The genesis of this issue was a double panel, “Circumpolar Art and Identity,” convened during the 13th Inuit Studies conference held in Anchorage, Alaska, August 1-3, 2002. Over the previous year or so, as a result of my ongoing fieldwork on Yup’ik Eskimo coiled grass basketry, I had become sensitized to images of Yup’ik baskets. All of a sudden they seemed to jump out at me from every medium: a Yup’ik basket adorned an invoice from a bookstore in Bethel, and was featured on the cover of a Yukon-Kuskokwim Delta telephone book; one had been selected as the new logo of a non-Yup’ik Native Corporation in Anchorage, where it was emblazoned on the side of corporation vehicles; and a poster advertising an upcoming conference on traditional healing in Bethel featured a Yup’ik basket as its centerpiece. Since Yup’ik coiled basketry had been made for over a century, it seemed puzzling that the images would converge at this particular time in history.
Mulling over possible explanations, I speculated that it might be the convergence of two factors: (1) the reduction in the number of more spectacular art forms such as ivory carving in the Yukon-Kuskokwim Delta, which might once have taken precedence over a lowly basket for such purposes and (2) the intensification of the subsistence debate in Alaskan politics as the years wore on with no break in the stalemate between the Alaska State Legislature and Alaska Natives over the issue of Alaska Native priority for subsistence rights on public lands. After all, I reasoned, Yup’ik baskets are made of beach (rye) grass and are often decorated with brightly dyed sea-mammal intestine, both subsistence products if there ever were any. Furthermore, with the decline in Yup’ik ivory carvings, the Yup’ik basket was probably the biggest seller of any Delta art form today. So, if a visible symbol of Alaska Native life on the land was needed, what better one to choose than the lowly coiled basket?
As I thought the matter over, it also occurred to me that though there had been numerous investigations of the non-Native appropriation of Native imagery for use as symbols, I wasn’t aware of any studies of indigenous people appropriating their own art forms for comparable purposes. I knew that Nelson Graburn had been planning research on a similar topic (the inuksuk) in the eastern Arctic, and when I contacted him he agreed that it would be worthwhile to “run up a flag and see who salutes,” especially given the upcoming Inuit Studies meetings; I decided to do just that.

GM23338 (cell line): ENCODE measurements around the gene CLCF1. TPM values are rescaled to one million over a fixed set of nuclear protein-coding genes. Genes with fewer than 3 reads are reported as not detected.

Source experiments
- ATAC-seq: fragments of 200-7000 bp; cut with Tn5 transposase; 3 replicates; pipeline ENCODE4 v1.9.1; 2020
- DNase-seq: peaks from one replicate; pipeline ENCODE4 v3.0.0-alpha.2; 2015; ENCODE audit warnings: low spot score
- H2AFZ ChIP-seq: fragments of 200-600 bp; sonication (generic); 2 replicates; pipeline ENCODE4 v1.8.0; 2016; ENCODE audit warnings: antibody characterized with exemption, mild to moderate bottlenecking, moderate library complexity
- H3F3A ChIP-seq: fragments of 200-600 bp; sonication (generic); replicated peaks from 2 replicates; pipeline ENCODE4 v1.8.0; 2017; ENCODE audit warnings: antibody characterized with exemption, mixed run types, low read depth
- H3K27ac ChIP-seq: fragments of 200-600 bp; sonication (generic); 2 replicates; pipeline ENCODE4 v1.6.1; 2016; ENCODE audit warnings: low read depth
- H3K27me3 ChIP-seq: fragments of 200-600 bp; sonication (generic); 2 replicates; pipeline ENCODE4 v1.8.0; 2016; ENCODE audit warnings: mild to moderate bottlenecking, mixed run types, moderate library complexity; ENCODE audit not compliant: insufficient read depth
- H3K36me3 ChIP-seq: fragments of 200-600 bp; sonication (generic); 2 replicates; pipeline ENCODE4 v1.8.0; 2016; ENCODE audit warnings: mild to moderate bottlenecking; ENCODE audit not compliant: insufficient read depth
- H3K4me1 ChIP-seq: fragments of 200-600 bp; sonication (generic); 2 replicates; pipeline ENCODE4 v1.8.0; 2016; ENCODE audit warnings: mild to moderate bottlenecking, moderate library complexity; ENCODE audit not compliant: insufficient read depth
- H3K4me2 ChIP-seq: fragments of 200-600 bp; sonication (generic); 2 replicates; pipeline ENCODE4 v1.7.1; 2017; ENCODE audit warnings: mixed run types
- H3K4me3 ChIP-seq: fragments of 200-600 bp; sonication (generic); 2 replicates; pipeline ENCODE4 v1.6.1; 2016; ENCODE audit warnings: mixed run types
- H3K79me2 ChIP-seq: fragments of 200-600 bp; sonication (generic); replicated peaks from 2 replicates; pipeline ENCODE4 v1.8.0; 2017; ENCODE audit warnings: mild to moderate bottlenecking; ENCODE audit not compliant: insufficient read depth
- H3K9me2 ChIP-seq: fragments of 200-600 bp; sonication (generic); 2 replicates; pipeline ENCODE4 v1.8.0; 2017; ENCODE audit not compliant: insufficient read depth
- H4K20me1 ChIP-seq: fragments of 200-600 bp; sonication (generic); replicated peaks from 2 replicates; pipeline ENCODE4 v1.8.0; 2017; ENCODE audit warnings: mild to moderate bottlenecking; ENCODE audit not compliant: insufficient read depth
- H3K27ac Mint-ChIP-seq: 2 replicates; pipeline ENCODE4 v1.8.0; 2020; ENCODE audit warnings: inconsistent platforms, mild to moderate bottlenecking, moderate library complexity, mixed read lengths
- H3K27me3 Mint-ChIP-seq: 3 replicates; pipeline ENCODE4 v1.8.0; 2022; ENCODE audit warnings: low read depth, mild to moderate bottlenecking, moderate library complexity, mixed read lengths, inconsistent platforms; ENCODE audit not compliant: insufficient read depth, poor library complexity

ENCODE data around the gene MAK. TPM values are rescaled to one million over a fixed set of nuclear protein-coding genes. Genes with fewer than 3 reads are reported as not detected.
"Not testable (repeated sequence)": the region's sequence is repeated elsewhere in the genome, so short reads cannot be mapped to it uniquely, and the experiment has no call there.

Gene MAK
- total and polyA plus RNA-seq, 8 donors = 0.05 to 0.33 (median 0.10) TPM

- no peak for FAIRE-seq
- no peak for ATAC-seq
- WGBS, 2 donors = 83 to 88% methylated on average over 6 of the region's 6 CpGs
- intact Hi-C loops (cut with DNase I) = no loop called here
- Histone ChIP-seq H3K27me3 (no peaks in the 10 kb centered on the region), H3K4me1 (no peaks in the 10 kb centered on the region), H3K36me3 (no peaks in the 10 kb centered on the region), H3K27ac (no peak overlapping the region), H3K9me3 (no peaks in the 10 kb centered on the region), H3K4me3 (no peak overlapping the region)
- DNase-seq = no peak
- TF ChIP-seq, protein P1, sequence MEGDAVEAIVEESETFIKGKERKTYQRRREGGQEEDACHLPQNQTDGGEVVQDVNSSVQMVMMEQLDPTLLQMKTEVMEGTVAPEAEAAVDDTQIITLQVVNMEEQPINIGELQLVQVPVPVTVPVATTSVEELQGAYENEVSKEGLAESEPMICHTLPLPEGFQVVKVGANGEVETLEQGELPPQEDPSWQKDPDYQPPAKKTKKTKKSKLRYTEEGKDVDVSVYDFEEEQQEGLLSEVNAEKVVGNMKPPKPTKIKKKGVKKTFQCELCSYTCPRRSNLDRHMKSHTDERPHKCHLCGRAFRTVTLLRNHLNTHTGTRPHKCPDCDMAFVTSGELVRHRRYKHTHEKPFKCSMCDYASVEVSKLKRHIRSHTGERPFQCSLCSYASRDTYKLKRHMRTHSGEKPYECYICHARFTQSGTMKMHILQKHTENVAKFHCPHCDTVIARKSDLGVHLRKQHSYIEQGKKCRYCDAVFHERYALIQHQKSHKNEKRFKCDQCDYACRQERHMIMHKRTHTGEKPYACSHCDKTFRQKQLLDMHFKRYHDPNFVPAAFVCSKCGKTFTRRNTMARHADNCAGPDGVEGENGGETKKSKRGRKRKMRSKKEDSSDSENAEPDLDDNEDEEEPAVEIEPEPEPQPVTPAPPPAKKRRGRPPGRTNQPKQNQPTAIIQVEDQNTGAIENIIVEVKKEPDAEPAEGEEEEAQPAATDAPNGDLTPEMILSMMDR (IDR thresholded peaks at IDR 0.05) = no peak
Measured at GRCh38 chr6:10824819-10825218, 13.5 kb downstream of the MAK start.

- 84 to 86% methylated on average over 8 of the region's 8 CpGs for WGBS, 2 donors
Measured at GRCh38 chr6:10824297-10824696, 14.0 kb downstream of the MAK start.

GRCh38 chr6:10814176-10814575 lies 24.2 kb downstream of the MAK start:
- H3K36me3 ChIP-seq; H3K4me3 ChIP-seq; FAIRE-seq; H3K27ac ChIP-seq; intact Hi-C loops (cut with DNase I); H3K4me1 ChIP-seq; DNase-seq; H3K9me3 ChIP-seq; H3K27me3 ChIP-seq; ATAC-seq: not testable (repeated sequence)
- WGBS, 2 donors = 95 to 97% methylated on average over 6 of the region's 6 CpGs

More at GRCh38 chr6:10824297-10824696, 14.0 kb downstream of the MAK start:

Each paper included in this volume takes up the issue of art and representation in its own way. Using data from his extended work with Alutiiq people in the exhibition “Looking Both Ways,” Crowell makes the important point that identity is not necessarily monolithic. There are often at least two conceptions of an ethnic group’s identity, he argues, that of the group itself and the externally held view of outsiders such as anthropologists. Dawn Biddison takes a different approach to the perception of Native identity in her study of the representation of Alaska Native cultures in museum and public art venues, many of which continue to be plagued by stereotyping.
Graburn comments on the paradoxical relationship of the inuksuk as symbol with the original anthropomorphic piles of stone. The former are seen everywhere, from icons of international expositions to miniaturized tie tacks and refrigerator magnets whereas the original stone inuksuk is rarely made today. Graburn’s case study contrasts markedly with mine. For him, the symbol seems to be moving toward a replacement form of the original inuksuk, whereas the Yup’ik coiled grass basket is still thriving as an art form, and its use as an icon may still be in its infancy.
In their consideration of East Greenlandic clothing as ethnic marker, Buijs and Petersen point out that the clothing does not evolve in a logical manner, with one form following another. Frequently, the history doubles back on itself in the form of invention and reinvention through the centuries. Furthermore, they suggest that even today, East Greenlanders who have adopted European clothing for daily life continue to use their national costume as an important symbolic medium of communication on ceremonial occasions.
This volume which includes a number of different approaches to questions of indigenous identity through the medium of imagery is intended as a first consideration of this important topic. We hope that it will be joined by other such studies in the future.
The original panel consisted of Dawn Biddison, Aron Crowell, Nelson Graburn, Molly Lee, Amber Lincoln, Arthur Mason, and Gordon Pullar. Chase Hensel served as discussant.